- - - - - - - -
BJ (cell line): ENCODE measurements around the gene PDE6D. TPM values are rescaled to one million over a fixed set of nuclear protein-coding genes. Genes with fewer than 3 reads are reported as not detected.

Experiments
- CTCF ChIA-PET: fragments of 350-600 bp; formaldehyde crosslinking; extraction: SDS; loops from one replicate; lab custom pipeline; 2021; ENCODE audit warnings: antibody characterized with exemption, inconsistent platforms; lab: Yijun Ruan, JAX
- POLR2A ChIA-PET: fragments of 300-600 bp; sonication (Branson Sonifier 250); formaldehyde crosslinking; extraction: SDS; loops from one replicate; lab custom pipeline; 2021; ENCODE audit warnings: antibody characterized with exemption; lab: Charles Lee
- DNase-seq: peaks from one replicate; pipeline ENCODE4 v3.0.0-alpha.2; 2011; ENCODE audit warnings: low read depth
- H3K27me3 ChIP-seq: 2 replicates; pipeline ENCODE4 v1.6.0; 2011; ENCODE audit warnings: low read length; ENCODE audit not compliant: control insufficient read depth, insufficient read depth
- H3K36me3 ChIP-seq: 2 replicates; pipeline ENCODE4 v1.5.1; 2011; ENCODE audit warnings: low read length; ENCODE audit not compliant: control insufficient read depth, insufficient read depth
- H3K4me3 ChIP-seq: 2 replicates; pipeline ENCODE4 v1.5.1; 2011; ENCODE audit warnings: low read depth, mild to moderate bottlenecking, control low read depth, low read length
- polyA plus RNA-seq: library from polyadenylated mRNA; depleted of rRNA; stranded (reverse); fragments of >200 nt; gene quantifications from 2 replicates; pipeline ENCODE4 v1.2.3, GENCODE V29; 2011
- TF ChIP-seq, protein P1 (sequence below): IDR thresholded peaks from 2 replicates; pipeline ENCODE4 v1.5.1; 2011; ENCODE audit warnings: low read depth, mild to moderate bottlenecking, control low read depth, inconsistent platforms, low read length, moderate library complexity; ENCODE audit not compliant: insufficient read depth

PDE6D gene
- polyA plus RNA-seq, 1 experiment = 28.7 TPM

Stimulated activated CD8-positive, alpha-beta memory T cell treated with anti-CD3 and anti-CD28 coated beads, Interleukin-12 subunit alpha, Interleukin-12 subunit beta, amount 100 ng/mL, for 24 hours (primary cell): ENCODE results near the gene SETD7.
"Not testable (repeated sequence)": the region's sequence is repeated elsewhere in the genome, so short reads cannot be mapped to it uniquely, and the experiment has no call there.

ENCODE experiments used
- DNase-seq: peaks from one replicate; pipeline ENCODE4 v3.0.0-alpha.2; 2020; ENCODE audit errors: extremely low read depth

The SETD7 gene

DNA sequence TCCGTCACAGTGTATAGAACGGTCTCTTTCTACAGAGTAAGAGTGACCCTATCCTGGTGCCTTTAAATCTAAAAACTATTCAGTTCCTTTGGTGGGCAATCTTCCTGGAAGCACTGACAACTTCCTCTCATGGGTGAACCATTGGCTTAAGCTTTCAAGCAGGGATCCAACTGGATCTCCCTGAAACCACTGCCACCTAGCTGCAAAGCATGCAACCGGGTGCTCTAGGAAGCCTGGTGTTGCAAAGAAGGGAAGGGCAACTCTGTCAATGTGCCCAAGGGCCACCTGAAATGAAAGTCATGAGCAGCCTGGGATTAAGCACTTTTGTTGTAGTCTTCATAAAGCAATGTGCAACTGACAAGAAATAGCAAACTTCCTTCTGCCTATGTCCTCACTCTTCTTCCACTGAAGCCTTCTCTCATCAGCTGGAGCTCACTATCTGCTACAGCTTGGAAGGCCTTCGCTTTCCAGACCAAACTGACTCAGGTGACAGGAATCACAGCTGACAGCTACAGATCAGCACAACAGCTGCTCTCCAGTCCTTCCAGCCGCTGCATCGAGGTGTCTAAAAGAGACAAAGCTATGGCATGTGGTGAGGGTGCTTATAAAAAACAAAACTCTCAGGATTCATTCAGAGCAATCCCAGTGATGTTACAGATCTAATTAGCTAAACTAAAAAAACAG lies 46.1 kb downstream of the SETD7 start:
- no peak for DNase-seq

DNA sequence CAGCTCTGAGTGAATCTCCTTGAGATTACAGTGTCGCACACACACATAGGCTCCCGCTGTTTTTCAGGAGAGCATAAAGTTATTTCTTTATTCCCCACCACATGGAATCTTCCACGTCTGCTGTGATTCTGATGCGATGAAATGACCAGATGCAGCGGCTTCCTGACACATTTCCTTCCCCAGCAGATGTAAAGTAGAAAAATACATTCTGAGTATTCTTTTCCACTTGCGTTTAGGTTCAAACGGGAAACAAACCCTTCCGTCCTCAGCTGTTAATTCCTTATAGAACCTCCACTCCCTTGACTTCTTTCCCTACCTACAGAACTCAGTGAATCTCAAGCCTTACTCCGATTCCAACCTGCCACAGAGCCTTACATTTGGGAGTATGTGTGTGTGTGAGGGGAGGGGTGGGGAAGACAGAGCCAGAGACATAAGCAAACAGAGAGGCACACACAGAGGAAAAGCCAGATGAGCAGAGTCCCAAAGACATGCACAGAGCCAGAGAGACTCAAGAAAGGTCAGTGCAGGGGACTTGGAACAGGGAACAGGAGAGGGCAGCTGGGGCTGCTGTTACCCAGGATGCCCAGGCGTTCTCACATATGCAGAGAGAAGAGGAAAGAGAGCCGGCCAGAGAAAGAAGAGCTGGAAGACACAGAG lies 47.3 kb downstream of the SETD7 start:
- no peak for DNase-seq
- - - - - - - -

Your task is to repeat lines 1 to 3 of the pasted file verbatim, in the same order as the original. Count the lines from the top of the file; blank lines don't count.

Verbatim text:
BJ (cell line): ENCODE measurements around the gene PDE6D. TPM values are rescaled to one million over a fixed set of nuclear protein-coding genes. Genes with fewer than 3 reads are reported as not detected.

Experiments
- CTCF ChIA-PET: fragments of 350-600 bp; formaldehyde crosslinking; extraction: SDS; loops from one replicate; lab custom pipeline; 2021; ENCODE audit warnings: antibody characterized with exemption, inconsistent platforms; lab: Yijun Ruan, JAX